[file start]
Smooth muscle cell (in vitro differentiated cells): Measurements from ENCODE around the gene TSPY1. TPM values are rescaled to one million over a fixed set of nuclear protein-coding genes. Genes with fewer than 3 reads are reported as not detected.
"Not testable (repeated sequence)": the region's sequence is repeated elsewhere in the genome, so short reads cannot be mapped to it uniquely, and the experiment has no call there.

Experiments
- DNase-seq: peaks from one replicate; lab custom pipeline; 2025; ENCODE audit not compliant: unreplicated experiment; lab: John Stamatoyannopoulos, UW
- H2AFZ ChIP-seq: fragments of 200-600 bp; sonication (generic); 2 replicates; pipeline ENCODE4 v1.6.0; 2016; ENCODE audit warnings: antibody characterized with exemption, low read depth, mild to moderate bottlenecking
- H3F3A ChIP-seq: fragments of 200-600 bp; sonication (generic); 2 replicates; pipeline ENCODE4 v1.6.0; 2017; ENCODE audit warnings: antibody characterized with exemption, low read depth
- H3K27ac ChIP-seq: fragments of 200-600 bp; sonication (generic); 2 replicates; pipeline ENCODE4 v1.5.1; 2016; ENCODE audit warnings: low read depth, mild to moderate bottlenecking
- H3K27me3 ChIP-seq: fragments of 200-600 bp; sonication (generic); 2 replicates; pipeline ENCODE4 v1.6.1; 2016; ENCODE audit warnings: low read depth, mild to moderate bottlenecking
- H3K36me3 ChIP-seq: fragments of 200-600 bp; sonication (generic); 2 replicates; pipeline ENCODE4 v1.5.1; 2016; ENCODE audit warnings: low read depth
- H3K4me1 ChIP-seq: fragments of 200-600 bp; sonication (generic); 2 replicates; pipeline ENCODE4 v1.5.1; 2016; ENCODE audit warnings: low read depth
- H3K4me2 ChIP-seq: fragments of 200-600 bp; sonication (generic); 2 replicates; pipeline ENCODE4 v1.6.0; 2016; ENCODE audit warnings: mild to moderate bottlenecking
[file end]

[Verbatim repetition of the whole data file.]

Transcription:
Smooth muscle cell (in vitro differentiated cells): Measurements from ENCODE around the gene TSPY1. TPM values are rescaled to one million over a fixed set of nuclear protein-coding genes. Genes with fewer than 3 reads are reported as not detected.
"Not testable (repeated sequence)": the region's sequence is repeated elsewhere in the genome, so short reads cannot be mapped to it uniquely, and the experiment has no call there.

Experiments
- DNase-seq: peaks from one replicate; lab custom pipeline; 2025; ENCODE audit not compliant: unreplicated experiment; lab: John Stamatoyannopoulos, UW
- H2AFZ ChIP-seq: fragments of 200-600 bp; sonication (generic); 2 replicates; pipeline ENCODE4 v1.6.0; 2016; ENCODE audit warnings: antibody characterized with exemption, low read depth, mild to moderate bottlenecking
- H3F3A ChIP-seq: fragments of 200-600 bp; sonication (generic); 2 replicates; pipeline ENCODE4 v1.6.0; 2017; ENCODE audit warnings: antibody characterized with exemption, low read depth
- H3K27ac ChIP-seq: fragments of 200-600 bp; sonication (generic); 2 replicates; pipeline ENCODE4 v1.5.1; 2016; ENCODE audit warnings: low read depth, mild to moderate bottlenecking
- H3K27me3 ChIP-seq: fragments of 200-600 bp; sonication (generic); 2 replicates; pipeline ENCODE4 v1.6.1; 2016; ENCODE audit warnings: low read depth, mild to moderate bottlenecking
- H3K36me3 ChIP-seq: fragments of 200-600 bp; sonication (generic); 2 replicates; pipeline ENCODE4 v1.5.1; 2016; ENCODE audit warnings: low read depth
- H3K4me1 ChIP-seq: fragments of 200-600 bp; sonication (generic); 2 replicates; pipeline ENCODE4 v1.5.1; 2016; ENCODE audit warnings: low read depth
- H3K4me2 ChIP-seq: fragments of 200-600 bp; sonication (generic); 2 replicates; pipeline ENCODE4 v1.6.0; 2016; ENCODE audit warnings: mild to moderate bottlenecking